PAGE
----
Online humanitarians respond with Project Agos

Zak Yuson
Project Agos volunteers selflessly give their time and energy to help others during Typhoon Ruby

WITH A SMILE. Volunteers from all walks of life pitch in to crowdsource critical information during Typhoon Ruby (Hagupit) in the Philippines. All photos by Zak Yuson/Rappler

MANILA, Philippines – At 9:15 pm of Saturday, December 6, Typhoon Ruby (Hagupit) hit land in Dolores, Eastern Samar.

Some 900 kilometers away, in a dimly lit conference room in Camp Aguinaldo, an elite group was busy tracking the typhoon and was ready to alert government responders about calls for help. 

They weren’t from PAGASA or the military with the latest weather monitoring technology, but volunteers armed only with their laptops and their passion to serve. They responded to a MovePH call-out for volunteers that went out on Wednesday, December 3, the day Rappler’s Project Agos disaster information management platform was deployed for operation #RubyPH.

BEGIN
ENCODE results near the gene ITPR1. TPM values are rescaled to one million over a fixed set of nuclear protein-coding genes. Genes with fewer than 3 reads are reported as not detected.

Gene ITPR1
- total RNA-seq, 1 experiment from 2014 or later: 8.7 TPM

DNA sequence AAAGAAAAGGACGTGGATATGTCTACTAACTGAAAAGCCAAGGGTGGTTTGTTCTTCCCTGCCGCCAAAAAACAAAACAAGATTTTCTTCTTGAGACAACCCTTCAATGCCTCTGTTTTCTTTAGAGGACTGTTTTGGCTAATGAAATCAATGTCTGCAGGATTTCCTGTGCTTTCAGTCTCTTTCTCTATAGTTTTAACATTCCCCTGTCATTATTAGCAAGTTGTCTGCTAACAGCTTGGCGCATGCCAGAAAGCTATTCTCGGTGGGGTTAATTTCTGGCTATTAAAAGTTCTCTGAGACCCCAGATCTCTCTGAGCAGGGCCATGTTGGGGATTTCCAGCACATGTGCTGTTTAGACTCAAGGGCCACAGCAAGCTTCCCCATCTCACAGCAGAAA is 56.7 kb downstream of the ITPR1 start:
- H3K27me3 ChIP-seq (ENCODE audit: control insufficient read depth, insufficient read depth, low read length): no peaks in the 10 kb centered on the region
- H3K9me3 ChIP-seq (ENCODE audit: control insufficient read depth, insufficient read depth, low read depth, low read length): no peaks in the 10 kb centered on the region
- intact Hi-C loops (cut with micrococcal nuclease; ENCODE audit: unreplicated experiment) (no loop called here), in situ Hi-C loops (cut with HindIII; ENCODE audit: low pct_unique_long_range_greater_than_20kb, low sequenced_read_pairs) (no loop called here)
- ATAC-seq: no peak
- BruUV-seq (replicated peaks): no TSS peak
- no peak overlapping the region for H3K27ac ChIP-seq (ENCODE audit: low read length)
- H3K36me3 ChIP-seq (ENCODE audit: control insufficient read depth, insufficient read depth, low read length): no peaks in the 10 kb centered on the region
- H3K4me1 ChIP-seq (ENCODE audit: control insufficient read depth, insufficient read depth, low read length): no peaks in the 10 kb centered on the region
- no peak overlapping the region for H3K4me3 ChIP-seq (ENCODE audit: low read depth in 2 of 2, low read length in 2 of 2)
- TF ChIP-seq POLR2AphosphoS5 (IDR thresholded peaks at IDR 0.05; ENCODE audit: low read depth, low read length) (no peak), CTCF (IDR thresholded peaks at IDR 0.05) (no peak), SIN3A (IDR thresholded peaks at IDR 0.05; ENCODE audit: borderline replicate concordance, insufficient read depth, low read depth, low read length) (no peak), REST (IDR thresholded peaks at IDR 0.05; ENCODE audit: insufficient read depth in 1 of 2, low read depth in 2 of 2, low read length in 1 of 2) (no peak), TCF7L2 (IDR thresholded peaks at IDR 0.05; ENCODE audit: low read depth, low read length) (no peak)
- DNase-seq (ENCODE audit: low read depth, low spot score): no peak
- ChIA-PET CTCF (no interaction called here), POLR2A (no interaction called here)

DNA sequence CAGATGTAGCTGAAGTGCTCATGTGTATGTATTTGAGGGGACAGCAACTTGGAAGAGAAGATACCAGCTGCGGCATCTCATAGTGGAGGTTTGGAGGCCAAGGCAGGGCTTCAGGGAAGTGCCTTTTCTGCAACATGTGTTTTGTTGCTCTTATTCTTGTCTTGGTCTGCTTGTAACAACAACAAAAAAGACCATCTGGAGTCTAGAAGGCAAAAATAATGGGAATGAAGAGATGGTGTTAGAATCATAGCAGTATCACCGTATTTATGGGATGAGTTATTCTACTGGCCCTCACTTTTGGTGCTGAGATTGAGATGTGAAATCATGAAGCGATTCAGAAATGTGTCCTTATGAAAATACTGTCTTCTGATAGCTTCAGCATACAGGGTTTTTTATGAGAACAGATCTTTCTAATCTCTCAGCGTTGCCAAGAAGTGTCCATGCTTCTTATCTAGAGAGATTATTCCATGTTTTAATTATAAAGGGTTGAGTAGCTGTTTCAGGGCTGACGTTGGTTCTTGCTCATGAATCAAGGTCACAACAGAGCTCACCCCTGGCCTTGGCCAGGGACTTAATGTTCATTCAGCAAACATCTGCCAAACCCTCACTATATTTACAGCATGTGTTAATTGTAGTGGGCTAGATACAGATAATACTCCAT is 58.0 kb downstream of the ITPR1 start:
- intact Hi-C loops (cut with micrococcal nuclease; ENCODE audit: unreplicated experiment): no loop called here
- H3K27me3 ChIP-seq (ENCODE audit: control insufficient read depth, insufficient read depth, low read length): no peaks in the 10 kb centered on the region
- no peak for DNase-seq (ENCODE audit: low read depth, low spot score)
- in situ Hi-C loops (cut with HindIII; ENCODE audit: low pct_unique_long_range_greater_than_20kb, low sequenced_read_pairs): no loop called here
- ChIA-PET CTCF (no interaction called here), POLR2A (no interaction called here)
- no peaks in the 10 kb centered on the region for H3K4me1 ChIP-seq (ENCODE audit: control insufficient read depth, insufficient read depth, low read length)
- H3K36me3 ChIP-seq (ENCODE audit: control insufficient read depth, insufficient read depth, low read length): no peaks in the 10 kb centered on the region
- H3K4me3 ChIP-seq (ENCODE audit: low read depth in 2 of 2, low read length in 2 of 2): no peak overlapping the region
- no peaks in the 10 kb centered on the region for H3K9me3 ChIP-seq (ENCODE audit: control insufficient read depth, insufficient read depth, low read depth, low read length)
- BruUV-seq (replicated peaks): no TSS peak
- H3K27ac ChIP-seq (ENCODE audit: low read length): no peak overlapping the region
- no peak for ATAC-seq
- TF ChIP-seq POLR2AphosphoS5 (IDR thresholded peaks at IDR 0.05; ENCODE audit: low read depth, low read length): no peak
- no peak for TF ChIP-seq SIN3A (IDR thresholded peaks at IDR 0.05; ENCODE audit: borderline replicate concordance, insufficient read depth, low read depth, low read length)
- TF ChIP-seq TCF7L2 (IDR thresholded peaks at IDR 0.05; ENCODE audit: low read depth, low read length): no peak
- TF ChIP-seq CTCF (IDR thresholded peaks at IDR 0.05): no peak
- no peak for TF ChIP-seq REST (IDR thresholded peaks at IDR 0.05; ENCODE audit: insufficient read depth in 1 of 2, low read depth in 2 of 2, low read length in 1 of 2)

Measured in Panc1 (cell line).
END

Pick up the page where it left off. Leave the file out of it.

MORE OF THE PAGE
Their task was simple but by no means trivial: monitor social media for reports of typhoon damage, flooding, local weather, and calls for rescue. The information scoured from social media sites would be relayed to disaster coordinators at the Ruby Response cluster command center of the National Disaster Risk Reduction and Management Council (NDRRMC) in the next room. From there, action officers would deploy resources to address critical situations and provide feedback, which volunteers would relay back to those requesting for help via social media, all in real time. 

In spite of the thousands of active social media users and more than two dozen websites producing information every second, these Project Agos volunteers didn’t flinch a bit. The typhoon had just made landfall and they knew it was going to be a long night.

Crowd-fueled

PIONEERS. The first batch of volunteers at the Ruby Response cluster command center pave the way for a wave of others to come

The first 7 volunteers responded to the call-out without a moment’s hesitation.